Law concept - Law book with a wooden judges gavel on table in a courtroom or law enforcement office

A veteran mutual fund rep has been fined $100,000 and permanently banned after a disciplinary panel found that he borrowed money from several senior clients and was working a second job as a telemarketer without his firm’s approval.

A Mutual Fund Dealers Association of Canada (MFDA) hearing panel has fined and banned Stuart Michael Gibson, who worked as a rep with Investors Group Financial Services, Inc., in Toronto from 1982 to 2016. Gibson was terminated by the firm after it uncovered his misconduct.

After a hearing in August, the panel found that Gibson violated MFDA rules by borrowing over $100,000 from four senior clients, and engaging in a dual occupation — as a telemarketer in a call centre — without dealer approval.

According to the panel’s decision, Gibson didn’t dispute the allegations, but claimed that there were mitigating factors.

“The respondent had been in the securities industry since 1982 and this is the first time he has been disciplined. The conduct, however, is very serious. It took place over an eight year period, involving multiple clients,” the hearing panel stated. “The conduct is particularly serious because the loans involved vulnerable clients.”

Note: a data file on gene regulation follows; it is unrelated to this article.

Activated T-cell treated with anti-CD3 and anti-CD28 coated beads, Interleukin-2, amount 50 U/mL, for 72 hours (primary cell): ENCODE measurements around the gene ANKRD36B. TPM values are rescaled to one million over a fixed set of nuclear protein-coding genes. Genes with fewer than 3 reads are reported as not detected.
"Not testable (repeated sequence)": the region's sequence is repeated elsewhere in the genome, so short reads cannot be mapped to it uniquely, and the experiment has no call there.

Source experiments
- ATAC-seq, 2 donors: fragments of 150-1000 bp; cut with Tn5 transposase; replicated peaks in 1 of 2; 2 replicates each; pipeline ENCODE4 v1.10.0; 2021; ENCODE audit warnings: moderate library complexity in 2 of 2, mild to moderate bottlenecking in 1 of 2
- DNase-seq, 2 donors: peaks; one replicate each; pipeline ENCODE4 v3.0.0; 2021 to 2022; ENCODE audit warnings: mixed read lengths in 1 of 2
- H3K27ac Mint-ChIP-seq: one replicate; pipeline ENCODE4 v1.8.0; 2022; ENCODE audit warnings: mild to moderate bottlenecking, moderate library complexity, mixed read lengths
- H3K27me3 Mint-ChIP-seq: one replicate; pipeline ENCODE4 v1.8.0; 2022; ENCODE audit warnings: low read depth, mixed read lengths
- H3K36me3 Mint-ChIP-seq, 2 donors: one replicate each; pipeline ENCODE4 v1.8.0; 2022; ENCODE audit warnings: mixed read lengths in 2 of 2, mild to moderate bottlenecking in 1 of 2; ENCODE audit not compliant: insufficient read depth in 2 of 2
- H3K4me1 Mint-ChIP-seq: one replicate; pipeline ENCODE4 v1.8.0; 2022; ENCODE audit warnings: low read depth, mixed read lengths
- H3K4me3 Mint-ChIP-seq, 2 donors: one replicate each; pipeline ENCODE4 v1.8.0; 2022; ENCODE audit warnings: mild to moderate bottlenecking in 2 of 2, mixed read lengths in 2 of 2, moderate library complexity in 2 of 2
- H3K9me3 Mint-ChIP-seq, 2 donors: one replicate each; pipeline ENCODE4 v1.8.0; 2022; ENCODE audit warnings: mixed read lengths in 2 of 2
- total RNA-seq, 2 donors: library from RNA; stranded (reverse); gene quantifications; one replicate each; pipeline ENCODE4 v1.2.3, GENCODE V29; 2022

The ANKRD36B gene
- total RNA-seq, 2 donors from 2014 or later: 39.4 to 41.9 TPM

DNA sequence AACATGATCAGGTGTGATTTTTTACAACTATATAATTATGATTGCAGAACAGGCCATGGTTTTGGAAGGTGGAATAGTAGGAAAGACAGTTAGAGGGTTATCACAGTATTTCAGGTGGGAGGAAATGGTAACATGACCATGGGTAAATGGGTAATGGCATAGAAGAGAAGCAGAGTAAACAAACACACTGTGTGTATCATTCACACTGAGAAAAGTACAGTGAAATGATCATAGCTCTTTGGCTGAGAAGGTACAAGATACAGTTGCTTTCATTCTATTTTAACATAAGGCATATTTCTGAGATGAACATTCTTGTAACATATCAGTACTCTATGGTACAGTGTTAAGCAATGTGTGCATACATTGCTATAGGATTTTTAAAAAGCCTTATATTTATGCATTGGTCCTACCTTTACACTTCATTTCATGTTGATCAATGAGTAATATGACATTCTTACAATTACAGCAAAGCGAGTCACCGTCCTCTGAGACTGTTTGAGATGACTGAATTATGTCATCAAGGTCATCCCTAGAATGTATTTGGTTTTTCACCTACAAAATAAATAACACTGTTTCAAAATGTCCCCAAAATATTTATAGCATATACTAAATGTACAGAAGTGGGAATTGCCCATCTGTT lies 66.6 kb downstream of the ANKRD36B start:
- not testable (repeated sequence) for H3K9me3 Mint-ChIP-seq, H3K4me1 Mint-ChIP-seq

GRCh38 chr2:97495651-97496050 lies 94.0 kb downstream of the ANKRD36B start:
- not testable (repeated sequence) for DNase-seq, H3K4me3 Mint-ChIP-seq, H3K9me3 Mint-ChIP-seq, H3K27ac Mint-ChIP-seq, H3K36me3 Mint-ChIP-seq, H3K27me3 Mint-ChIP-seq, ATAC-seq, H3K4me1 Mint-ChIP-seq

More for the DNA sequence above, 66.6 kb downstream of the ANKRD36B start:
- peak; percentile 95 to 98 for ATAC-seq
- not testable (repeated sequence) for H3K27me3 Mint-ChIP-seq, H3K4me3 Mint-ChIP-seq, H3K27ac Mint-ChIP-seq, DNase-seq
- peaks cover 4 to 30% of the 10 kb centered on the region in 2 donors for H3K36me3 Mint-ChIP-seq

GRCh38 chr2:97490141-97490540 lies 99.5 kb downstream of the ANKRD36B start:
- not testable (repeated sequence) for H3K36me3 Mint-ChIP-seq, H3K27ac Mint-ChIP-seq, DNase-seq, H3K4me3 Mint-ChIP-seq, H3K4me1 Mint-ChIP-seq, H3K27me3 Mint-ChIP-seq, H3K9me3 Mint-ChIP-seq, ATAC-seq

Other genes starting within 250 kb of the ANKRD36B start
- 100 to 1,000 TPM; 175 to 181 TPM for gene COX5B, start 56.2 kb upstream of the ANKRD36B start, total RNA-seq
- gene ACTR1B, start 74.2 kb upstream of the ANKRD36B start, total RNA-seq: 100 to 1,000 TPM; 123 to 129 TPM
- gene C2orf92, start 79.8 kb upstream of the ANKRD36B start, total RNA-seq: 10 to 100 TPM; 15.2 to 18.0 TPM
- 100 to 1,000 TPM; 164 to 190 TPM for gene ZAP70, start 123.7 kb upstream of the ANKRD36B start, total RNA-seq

The panel noted that there was no evidence that Gibson sought to defraud his clients. He aimed to repay them, and did payback about $10,000. The firm repaid the other $90,000 to the clients.

The main issue for the panel was determining the size of the fine.

MFDA staff sought a penalty of $175,000, but the panel ruled that was too severe, noting that Gibson cooperated with the regulator and expressed remorse for his conduct.

“Should we take into account the fact, as argued by the respondent, that the member reimbursed the clients for the unpaid sums? This is not an easy question to answer. There was still a loss of about $90,000, but it was borne by the member, not the vulnerable clients,” the panel said in its decision. It added, “The important point is that the respondent profited by about $90,000.”

The panel also noted that any fine is unlikely to be collected, given Gibson’s financial circumstances.

As a result, it set the fine at $100,000. The panel also ordered $7,500 in costs, along with the permanent prohibition.